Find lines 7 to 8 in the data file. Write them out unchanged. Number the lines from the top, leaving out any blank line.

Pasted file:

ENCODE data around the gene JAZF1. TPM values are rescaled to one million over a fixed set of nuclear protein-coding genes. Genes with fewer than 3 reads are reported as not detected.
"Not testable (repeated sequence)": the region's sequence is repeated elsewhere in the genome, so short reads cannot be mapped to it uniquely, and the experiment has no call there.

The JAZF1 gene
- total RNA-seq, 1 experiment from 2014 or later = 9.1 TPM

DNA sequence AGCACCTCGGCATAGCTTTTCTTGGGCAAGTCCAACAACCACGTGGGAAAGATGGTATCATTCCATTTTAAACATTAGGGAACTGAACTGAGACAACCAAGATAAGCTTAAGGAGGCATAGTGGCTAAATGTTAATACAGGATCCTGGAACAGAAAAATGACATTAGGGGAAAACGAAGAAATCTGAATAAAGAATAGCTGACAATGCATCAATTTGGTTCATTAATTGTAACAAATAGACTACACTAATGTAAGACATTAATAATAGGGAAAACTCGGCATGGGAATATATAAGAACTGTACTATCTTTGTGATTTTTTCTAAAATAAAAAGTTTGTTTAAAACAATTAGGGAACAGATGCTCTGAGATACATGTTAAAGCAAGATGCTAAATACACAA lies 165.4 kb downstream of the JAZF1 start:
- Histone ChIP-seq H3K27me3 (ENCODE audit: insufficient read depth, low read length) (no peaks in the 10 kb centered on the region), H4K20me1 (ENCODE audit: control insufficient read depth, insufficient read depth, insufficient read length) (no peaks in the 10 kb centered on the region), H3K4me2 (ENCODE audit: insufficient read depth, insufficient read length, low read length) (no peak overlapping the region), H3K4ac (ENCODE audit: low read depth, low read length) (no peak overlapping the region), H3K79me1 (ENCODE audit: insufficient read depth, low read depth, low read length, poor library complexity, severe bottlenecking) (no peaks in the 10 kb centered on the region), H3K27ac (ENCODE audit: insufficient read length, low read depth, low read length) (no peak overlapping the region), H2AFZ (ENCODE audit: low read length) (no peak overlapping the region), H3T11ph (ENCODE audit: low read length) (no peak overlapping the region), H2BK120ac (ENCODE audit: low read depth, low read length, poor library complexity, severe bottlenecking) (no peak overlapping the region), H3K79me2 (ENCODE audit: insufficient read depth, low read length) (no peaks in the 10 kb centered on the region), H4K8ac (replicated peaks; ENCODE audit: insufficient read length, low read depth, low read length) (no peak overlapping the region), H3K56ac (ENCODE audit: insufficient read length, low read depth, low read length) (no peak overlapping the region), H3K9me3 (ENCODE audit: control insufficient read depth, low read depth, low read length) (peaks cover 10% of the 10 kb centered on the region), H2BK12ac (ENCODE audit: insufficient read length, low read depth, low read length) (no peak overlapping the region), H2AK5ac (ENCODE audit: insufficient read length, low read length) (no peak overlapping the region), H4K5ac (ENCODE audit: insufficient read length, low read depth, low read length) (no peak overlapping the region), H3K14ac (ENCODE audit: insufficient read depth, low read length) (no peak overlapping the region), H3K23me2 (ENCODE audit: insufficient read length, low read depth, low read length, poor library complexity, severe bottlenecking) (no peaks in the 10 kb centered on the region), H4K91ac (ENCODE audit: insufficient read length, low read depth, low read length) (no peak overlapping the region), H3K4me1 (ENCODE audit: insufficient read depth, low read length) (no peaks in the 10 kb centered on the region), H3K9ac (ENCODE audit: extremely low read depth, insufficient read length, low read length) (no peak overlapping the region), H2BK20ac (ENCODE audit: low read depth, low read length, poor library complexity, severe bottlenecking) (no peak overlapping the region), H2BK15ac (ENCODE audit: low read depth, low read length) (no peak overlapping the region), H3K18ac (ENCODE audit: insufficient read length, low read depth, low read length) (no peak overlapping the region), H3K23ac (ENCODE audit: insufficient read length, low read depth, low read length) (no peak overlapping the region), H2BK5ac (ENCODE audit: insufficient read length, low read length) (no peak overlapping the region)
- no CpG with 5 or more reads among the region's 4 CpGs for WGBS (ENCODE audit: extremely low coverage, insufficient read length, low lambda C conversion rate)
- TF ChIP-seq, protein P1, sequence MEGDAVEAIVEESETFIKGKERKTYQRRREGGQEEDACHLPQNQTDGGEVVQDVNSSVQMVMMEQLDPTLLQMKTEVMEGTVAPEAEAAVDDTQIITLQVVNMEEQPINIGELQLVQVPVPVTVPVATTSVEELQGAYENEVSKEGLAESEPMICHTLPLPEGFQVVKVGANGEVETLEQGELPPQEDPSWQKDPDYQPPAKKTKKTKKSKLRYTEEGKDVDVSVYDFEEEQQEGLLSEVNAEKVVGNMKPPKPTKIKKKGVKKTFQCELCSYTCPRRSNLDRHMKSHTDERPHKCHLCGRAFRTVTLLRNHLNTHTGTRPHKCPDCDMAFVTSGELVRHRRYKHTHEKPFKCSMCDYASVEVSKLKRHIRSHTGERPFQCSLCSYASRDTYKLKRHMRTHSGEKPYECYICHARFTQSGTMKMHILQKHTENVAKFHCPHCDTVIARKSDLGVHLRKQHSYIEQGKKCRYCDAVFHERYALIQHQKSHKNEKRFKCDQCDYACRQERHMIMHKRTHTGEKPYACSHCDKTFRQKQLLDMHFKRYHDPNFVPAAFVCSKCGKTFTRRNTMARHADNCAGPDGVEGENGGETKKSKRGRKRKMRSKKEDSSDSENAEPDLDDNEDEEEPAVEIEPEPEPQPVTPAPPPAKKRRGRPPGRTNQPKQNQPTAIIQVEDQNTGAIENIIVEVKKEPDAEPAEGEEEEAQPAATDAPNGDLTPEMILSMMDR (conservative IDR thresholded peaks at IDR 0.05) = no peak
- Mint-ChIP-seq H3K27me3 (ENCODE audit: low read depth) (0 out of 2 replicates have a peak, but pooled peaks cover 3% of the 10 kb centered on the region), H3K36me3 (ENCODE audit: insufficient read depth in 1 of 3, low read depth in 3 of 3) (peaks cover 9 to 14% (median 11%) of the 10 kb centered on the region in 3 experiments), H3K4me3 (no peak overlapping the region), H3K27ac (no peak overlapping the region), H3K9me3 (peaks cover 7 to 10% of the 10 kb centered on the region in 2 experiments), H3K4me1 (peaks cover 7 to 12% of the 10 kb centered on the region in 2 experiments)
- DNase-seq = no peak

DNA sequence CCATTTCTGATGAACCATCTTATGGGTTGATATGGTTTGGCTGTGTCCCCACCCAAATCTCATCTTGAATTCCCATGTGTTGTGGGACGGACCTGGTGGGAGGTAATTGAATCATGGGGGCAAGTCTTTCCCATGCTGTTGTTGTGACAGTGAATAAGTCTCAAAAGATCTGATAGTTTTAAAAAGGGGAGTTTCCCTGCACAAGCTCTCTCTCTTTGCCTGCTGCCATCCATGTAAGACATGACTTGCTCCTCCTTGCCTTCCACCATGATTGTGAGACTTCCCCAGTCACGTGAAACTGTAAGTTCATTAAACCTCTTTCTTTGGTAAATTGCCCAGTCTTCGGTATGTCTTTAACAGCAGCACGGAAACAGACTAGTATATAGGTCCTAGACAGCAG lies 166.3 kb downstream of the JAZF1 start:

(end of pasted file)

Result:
- no CpG with 5 or more reads among the region's 4 CpGs for WGBS (ENCODE audit: extremely low coverage, insufficient read length, low lambda C conversion rate)
- TF ChIP-seq, protein P1, sequence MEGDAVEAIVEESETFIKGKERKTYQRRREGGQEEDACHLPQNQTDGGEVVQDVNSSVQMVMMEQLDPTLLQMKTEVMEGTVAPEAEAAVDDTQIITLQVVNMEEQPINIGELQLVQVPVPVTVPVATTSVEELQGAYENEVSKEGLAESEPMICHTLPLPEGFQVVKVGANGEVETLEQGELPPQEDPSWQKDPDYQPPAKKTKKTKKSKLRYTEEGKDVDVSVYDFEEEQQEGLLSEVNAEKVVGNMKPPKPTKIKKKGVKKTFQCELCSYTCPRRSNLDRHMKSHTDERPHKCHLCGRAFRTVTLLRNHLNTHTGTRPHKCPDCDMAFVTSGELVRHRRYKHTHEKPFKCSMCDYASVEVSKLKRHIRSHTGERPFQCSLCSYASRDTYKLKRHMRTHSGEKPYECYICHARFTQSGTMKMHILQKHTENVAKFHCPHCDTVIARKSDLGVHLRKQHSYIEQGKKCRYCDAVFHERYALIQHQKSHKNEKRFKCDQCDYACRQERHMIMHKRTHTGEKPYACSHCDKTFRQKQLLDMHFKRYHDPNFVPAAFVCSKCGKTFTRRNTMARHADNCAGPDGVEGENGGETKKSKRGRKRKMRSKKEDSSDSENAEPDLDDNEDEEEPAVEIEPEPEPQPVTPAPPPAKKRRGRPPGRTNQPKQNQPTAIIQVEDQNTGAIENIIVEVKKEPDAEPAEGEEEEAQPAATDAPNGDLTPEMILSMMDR (conservative IDR thresholded peaks at IDR 0.05) = no peak